#208 Moronium

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Posted 17 April 2019 - 02:36 AM

Here's what you said, verbatim:

 

No, it would take more force to LIFT you on a hypothetical surface beneath the clouds of Jupiter, but MOVING you (assume you were in spherical form) would take the same force. I think this kinda bad analogy might be one that helps show you the sources of your confusions.

 

As originally presented my conclusion was explicitly based on my understanding of F=MA (whether that equation is a valid one is not raised).

 

Here you say it would take "more force" to LIFT an object.  More force than what?  I took you to mean more force than it would take to LIFT the identical object on earth. Did you mean something else?

 

Once again I ask you if your understanding of F=MA differs from mine. If so, how?

 

As I understand F=MA, the greater the force required to move an object, the greater it's inherent resistance to acceleration (i.e mass).  Is your understanding different?

 


Edited by Moronium, 17 April 2019 - 02:39 AM.


#209 GAHD

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Posted 17 April 2019 - 02:49 AM

Here's what you said, verbatim:
 
 
As originally presented my conclusion was explicitly based on my understanding of F=MA (whether that equation is a valid one is not raised).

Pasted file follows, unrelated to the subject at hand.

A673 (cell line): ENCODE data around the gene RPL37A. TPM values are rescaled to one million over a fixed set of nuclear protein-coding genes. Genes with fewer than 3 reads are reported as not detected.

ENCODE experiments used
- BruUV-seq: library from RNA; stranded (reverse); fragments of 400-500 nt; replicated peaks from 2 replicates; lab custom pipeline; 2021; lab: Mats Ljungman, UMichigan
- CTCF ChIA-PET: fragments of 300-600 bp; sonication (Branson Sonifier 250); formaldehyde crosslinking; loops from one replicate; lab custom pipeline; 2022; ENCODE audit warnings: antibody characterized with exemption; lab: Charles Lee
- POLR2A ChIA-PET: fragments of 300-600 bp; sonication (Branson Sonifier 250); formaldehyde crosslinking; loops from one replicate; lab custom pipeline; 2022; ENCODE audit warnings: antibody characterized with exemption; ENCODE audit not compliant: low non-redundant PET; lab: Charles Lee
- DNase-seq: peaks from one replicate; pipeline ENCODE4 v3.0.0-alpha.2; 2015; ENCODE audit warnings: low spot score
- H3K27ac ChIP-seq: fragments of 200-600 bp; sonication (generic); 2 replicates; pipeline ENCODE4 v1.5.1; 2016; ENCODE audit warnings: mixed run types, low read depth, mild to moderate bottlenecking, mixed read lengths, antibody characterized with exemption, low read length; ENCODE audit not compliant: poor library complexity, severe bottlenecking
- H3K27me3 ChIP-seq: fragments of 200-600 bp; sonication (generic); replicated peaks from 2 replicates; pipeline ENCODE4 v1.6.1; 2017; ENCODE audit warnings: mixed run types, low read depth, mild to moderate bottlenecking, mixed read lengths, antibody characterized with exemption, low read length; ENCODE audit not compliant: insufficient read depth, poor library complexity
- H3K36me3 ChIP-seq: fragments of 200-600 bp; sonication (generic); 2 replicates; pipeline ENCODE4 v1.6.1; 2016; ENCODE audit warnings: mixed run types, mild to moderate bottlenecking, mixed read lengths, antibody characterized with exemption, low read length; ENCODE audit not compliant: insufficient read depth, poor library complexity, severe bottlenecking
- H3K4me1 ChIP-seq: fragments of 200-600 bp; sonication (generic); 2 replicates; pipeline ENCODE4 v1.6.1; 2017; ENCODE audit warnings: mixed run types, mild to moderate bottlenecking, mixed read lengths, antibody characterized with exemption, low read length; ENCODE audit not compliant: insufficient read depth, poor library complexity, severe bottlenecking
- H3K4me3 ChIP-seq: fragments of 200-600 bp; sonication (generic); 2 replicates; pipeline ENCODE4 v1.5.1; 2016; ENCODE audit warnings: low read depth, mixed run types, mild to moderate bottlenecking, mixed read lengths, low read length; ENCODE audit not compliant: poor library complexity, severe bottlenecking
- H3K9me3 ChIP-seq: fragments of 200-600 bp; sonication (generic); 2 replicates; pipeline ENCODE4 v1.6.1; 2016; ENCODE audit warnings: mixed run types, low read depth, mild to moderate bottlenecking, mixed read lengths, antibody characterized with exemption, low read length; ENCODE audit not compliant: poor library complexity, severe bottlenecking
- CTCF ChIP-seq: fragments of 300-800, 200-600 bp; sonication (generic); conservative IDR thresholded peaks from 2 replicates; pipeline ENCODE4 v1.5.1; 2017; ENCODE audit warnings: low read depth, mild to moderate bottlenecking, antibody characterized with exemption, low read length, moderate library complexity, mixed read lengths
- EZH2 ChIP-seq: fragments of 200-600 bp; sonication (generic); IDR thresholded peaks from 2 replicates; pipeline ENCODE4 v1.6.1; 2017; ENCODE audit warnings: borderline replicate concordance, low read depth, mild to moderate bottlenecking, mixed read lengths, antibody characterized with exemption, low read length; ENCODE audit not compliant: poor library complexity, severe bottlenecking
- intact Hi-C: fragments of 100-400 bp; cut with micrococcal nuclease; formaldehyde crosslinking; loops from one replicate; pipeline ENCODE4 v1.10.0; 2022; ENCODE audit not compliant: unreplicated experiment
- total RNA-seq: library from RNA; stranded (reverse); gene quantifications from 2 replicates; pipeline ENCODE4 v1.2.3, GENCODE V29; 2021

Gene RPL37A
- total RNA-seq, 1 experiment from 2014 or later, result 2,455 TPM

Here you say it would take "more force" to LIFT an object.  More force than what?  I took you to mean more force than it would take to LIFT the identical object on earth. Did you mean something else?
 
Once again I ask you if your understanding of F=MA differs from mine. If so, how?

Yes, more force to lift than on earth.
Yes, it differes because of this quote:

You may be right, but I can't see why. Of course few things are "spherical in form" to begin with, so that would be the exception, not the rule.

Let's say you have a spherical boulder which "weighs" one ton on the earth's surface but weighs 4 tons on the surface of another planet. Now we run a loaded semi carrying 40 tons of cargo and going 100 mph into each of them. Are you saying they will move the same amount of lateral (not vertical) distance on each planet?

As is obvious from the post of mine which you quoted, that would not be my understanding of F=MA: I said:
 

Or, looked at another way, the same amount of force would not accelerate you as much on Jupiter as it would on earth.

 

This is where your understanding is flawed.
There would be identical accelerations by force applied. The pedantic minutia of differences in environment would cause some explainable but irrelevant differences(giant bold underlines above).
Lifting would be against the (arbitrary based on depth into gravity well) acceleration frame and thus also require (arbitrary) more force for the same meter stick of physical lift but be identical in actual acceleration. This is why ramming was used, and spheres were used; they negate the pedantic minutia and get to the core.



#210 Moronium

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Posted 17 April 2019 - 02:59 AM

There would be identical accelerations by force applied. 

 

Lifting would be against the (arbitrary based on depth into gravity well) acceleration frame and thus also require (arbitrary) more force for the same meter stick of physical lift but be identical in actual acceleration. 

 

Now you're confusing me again.  The issue wasn't whether the "actual acceleration," would be different.  It was whether the mass would be different.  The more force required to accelerate an object, the greater its  "mass," right?